SPOKANE, Wash. — A long-awaited pedestrian plaza opened in downtown Spokane on Friday. 

The City of Spokane first announced in 2016 that it was in the design stage on a multi-million dollar storm water tank in the middle of downtown and the plaza located along Spokane Falls Boulevard. 

In October 2019, the city announced it was nearly finished with the $180 million project to keep overflows from combined waste and stormwater sewers out of the Spokane River. These overflows happen when it rains a lot and the water overwhelms the pipes. 

The plaza sits over a 2.2 million-gallon underground storage tank that holds excess water until it can be sent to the wastewater treatment plant for processing. 

Efforts to reduce the spread of COVID-19 slowed down final work at the plaza, the city said, but it will be ready to accept visitors on Friday.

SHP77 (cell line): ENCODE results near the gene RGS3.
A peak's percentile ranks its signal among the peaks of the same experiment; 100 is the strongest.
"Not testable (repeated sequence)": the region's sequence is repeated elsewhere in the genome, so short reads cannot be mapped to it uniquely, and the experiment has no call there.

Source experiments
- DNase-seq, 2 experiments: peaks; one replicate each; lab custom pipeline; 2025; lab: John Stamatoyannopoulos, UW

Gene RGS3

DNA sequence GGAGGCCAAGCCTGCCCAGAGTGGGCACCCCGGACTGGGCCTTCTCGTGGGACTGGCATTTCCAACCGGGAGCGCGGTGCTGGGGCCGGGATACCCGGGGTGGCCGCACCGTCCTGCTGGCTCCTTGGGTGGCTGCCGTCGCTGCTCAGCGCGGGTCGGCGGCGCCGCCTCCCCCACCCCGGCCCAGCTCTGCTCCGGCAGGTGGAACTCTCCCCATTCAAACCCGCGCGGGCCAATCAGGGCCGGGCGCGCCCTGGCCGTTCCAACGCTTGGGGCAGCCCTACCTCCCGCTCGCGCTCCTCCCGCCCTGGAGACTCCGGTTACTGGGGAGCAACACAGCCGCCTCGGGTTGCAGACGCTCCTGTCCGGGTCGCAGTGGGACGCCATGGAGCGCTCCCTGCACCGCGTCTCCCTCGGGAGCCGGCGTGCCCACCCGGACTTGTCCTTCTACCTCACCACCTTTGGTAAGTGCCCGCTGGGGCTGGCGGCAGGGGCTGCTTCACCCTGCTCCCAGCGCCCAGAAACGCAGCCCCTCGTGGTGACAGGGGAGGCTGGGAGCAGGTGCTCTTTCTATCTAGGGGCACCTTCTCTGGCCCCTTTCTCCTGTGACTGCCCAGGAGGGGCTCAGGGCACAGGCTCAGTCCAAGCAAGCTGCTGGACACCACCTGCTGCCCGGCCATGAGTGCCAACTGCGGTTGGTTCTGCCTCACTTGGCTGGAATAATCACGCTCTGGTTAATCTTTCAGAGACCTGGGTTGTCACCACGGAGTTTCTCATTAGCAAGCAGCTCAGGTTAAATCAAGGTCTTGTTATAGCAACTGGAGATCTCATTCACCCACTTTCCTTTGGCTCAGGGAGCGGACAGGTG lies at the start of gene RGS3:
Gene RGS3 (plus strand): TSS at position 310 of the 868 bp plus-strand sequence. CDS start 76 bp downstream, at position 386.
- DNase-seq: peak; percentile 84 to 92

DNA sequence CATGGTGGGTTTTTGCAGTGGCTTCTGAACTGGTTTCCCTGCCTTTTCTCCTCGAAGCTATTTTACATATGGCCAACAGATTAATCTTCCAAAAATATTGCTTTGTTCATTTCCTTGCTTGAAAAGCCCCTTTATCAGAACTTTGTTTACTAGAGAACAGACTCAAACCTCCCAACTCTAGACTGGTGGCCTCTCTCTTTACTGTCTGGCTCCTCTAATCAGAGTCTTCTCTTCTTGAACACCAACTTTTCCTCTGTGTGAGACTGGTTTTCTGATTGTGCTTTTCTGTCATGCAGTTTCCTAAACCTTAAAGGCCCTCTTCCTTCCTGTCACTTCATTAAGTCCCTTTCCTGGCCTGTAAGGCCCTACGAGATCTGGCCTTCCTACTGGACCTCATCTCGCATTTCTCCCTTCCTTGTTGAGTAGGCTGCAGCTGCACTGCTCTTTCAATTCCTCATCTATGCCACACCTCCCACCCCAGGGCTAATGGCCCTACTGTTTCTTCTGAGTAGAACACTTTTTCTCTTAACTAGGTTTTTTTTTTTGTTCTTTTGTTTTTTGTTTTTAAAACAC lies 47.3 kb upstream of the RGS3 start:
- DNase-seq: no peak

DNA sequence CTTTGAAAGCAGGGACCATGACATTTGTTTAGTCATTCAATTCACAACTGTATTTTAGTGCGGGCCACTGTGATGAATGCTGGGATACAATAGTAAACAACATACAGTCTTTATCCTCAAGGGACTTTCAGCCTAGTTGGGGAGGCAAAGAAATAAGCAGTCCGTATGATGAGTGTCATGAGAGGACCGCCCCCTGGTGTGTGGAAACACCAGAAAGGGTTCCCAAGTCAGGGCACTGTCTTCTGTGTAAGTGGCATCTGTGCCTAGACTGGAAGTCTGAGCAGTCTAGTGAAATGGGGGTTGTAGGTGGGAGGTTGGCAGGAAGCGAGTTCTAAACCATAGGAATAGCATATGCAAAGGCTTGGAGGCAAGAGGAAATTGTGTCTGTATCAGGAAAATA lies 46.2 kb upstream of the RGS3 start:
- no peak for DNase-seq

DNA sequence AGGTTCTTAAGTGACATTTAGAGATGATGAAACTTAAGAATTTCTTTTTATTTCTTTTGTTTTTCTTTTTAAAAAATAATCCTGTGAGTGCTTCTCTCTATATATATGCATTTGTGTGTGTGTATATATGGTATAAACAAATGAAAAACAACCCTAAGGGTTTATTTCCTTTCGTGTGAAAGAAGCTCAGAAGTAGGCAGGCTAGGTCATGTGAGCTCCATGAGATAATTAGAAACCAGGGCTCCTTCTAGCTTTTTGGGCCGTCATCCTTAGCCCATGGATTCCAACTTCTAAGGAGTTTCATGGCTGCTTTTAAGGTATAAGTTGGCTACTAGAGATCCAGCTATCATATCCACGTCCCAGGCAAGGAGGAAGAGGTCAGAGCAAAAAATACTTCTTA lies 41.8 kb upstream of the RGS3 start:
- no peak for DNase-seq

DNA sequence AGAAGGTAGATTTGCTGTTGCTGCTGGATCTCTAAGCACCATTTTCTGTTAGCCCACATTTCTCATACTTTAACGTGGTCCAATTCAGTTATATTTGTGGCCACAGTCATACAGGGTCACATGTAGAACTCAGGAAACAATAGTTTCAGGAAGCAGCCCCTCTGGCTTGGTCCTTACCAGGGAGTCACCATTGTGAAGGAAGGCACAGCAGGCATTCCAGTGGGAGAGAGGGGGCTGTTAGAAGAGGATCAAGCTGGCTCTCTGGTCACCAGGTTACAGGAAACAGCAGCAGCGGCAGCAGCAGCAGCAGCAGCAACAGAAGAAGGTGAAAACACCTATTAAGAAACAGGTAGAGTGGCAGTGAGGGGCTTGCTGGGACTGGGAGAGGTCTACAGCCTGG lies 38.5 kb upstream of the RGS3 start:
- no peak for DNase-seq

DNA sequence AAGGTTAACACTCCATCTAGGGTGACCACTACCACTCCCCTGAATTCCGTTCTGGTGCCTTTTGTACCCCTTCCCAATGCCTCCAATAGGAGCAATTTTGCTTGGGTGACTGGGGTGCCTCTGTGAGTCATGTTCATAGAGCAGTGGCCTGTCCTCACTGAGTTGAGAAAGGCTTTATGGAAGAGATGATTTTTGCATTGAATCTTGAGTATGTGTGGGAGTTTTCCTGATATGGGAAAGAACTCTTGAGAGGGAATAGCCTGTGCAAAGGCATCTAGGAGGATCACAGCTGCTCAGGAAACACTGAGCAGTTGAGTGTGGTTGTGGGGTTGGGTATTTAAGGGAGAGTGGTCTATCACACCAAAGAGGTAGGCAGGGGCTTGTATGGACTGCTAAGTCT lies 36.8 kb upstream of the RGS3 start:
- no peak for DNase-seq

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Before any of this, it was Native Americans who took care of the river. They protected the waters and because of that, statues can be found at the plaza honoring that history.

“We do have a nod to the history and culture of that region,” said Spokane Public Works Director of Strategic Development Marlene Feist. ”It was very important to the Spokane Tribe.”

The spring weather has presented the perfect time to visit the falls.

Heavy rain has raised the water levels and the runoff has created a stronger roar.

”Our folks who monitor river levels say we should peak this weekend so it’s a great time to see the falls and the river from that new vantage point,” Feist explained.

The city is reminding people to observe social distancing in the space, wear their masks and avoid touching items like handrails. 

The plaza offers multiple viewpoints of the river and art representative of the importance of the Spokane Tribe to the region, among other features.

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